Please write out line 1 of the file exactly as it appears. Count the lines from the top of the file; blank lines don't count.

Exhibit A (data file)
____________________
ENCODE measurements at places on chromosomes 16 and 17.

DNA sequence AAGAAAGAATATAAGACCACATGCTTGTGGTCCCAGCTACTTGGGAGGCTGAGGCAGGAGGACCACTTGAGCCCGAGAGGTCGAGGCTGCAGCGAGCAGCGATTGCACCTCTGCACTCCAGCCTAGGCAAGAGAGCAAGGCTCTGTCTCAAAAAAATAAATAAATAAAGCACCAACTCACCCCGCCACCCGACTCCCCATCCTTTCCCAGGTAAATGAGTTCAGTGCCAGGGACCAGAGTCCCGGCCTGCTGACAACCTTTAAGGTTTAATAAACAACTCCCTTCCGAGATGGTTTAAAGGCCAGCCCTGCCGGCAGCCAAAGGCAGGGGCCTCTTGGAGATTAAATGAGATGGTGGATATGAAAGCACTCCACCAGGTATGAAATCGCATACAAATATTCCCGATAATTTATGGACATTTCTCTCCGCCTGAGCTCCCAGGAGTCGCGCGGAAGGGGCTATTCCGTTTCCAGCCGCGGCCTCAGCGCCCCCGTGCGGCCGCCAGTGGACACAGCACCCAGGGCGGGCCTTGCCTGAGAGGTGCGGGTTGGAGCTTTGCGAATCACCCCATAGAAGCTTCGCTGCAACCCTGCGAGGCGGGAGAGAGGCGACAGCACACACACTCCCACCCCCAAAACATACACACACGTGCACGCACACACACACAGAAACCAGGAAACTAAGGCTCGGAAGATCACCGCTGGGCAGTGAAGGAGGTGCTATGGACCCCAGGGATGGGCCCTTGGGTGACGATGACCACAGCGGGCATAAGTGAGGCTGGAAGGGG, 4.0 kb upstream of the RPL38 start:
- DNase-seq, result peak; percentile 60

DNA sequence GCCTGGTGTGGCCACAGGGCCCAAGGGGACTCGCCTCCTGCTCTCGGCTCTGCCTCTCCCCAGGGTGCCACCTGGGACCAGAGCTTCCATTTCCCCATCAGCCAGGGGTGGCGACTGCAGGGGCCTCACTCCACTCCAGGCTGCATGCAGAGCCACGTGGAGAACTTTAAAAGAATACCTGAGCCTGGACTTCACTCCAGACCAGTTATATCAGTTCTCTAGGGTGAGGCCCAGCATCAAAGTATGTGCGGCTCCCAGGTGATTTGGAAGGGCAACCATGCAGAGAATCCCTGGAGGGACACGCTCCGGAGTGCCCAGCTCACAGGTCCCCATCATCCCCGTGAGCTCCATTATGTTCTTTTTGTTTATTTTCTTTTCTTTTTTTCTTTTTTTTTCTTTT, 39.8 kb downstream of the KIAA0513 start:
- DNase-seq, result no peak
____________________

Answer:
ENCODE measurements at places on chromosomes 16 and 17.